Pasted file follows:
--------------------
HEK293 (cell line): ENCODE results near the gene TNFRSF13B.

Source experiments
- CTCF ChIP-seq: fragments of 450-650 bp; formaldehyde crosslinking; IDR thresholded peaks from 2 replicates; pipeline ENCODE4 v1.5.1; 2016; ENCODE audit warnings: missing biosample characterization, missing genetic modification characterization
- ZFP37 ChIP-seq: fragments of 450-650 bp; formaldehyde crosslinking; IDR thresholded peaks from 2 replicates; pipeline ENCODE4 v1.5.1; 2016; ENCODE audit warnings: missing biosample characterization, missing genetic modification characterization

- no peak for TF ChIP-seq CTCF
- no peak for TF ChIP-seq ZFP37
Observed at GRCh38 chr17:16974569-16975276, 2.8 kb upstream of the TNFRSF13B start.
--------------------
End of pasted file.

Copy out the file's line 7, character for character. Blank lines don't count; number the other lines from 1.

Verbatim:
Observed at GRCh38 chr17:16974569-16975276, 2.8 kb upstream of the TNFRSF13B start.